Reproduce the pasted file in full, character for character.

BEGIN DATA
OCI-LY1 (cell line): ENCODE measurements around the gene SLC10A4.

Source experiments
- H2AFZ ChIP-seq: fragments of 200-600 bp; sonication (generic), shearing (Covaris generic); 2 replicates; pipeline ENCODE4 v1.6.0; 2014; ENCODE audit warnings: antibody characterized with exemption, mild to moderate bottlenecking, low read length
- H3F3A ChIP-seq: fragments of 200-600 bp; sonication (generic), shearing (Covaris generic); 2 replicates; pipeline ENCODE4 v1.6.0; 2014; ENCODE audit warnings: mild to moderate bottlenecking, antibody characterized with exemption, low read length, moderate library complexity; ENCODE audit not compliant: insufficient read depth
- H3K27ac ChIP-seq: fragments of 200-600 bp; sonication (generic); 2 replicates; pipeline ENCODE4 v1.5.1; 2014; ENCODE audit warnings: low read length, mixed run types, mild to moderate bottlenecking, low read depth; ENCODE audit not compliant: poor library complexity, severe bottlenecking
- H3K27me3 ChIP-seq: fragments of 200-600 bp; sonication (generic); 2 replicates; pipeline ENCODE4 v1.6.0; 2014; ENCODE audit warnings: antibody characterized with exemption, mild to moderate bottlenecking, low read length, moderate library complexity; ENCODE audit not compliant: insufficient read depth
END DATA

OCI-LY1 (cell line): ENCODE measurements around the gene SLC10A4.

Source experiments
- H2AFZ ChIP-seq: fragments of 200-600 bp; sonication (generic), shearing (Covaris generic); 2 replicates; pipeline ENCODE4 v1.6.0; 2014; ENCODE audit warnings: antibody characterized with exemption, mild to moderate bottlenecking, low read length
- H3F3A ChIP-seq: fragments of 200-600 bp; sonication (generic), shearing (Covaris generic); 2 replicates; pipeline ENCODE4 v1.6.0; 2014; ENCODE audit warnings: mild to moderate bottlenecking, antibody characterized with exemption, low read length, moderate library complexity; ENCODE audit not compliant: insufficient read depth
- H3K27ac ChIP-seq: fragments of 200-600 bp; sonication (generic); 2 replicates; pipeline ENCODE4 v1.5.1; 2014; ENCODE audit warnings: low read length, mixed run types, mild to moderate bottlenecking, low read depth; ENCODE audit not compliant: poor library complexity, severe bottlenecking
- H3K27me3 ChIP-seq: fragments of 200-600 bp; sonication (generic); 2 replicates; pipeline ENCODE4 v1.6.0; 2014; ENCODE audit warnings: antibody characterized with exemption, mild to moderate bottlenecking, low read length, moderate library complexity; ENCODE audit not compliant: insufficient read depth